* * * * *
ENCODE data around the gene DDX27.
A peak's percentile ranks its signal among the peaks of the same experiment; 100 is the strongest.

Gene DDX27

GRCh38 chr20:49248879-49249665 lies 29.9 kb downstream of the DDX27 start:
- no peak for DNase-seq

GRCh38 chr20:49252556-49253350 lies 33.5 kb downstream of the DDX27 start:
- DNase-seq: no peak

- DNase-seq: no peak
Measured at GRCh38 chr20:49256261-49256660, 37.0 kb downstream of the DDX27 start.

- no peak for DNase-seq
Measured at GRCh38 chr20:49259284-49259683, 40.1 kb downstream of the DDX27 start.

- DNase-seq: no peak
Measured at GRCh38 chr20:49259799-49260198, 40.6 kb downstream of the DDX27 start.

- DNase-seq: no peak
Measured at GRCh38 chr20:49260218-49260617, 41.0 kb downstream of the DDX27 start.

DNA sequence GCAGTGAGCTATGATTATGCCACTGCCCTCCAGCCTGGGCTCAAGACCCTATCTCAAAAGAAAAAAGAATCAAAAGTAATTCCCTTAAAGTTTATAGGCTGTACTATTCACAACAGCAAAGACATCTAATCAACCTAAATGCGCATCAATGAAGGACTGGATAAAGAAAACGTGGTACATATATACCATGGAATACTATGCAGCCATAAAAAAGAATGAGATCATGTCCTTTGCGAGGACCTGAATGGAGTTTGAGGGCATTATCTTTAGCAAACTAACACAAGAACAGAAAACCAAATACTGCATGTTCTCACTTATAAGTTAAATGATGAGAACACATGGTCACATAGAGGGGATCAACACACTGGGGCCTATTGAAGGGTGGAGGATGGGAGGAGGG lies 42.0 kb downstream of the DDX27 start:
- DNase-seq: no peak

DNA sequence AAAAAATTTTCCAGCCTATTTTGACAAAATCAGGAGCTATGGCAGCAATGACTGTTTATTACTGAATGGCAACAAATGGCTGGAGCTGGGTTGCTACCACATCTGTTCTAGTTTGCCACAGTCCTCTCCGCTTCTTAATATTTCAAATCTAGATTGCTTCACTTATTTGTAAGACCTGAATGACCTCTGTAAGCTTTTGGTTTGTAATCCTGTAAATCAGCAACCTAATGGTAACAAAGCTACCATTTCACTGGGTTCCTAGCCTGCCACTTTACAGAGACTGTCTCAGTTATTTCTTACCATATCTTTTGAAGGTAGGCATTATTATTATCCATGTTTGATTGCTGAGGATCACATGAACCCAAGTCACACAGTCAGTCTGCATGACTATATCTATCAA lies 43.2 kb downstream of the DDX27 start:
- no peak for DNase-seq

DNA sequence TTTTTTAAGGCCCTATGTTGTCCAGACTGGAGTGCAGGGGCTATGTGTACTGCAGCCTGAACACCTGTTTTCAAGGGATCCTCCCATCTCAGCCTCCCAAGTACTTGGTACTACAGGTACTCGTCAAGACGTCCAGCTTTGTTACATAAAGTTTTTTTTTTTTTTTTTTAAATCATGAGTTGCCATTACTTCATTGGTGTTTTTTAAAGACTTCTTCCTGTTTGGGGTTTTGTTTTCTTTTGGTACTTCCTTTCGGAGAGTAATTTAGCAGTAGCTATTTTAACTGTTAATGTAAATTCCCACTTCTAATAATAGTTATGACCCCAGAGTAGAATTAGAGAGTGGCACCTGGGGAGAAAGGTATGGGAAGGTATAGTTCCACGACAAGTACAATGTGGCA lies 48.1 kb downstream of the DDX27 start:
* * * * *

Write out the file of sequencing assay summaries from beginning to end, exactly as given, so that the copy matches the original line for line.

ENCODE data around the gene DDX27.
A peak's percentile ranks its signal among the peaks of the same experiment; 100 is the strongest.

Gene DDX27

GRCh38 chr20:49248879-49249665 lies 29.9 kb downstream of the DDX27 start:
- no peak for DNase-seq

GRCh38 chr20:49252556-49253350 lies 33.5 kb downstream of the DDX27 start:
- DNase-seq: no peak

- DNase-seq: no peak
Measured at GRCh38 chr20:49256261-49256660, 37.0 kb downstream of the DDX27 start.

- no peak for DNase-seq
Measured at GRCh38 chr20:49259284-49259683, 40.1 kb downstream of the DDX27 start.

- DNase-seq: no peak
Measured at GRCh38 chr20:49259799-49260198, 40.6 kb downstream of the DDX27 start.

- DNase-seq: no peak
Measured at GRCh38 chr20:49260218-49260617, 41.0 kb downstream of the DDX27 start.

DNA sequence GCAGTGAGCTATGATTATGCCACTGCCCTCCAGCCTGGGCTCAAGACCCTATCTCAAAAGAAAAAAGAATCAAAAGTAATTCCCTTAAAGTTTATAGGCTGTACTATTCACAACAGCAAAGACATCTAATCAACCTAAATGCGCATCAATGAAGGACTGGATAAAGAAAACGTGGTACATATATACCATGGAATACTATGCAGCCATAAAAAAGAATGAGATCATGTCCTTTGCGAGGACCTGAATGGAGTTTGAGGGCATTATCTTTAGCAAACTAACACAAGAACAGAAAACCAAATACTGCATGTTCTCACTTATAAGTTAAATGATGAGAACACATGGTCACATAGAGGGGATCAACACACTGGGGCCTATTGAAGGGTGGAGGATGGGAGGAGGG lies 42.0 kb downstream of the DDX27 start:
- DNase-seq: no peak

DNA sequence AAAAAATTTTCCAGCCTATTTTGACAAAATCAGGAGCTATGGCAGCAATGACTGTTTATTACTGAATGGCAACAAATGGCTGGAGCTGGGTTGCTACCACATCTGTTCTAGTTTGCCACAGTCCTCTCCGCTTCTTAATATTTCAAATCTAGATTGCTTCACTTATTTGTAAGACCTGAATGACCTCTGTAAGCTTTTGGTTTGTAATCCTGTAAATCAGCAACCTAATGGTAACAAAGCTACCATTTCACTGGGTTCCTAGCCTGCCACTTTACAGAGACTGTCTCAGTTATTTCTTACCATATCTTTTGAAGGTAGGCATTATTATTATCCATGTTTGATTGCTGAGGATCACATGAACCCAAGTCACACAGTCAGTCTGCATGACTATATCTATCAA lies 43.2 kb downstream of the DDX27 start:
- no peak for DNase-seq

DNA sequence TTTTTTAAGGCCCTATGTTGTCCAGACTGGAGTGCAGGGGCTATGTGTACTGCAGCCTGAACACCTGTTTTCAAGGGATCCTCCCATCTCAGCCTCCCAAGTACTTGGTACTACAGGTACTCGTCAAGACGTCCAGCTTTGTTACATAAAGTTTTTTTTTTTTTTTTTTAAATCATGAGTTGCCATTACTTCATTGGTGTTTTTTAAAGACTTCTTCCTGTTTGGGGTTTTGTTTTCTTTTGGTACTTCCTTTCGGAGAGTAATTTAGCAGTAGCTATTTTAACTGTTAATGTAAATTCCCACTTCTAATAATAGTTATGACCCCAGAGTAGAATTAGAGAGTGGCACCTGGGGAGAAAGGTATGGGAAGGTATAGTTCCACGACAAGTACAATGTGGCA lies 48.1 kb downstream of the DDX27 start: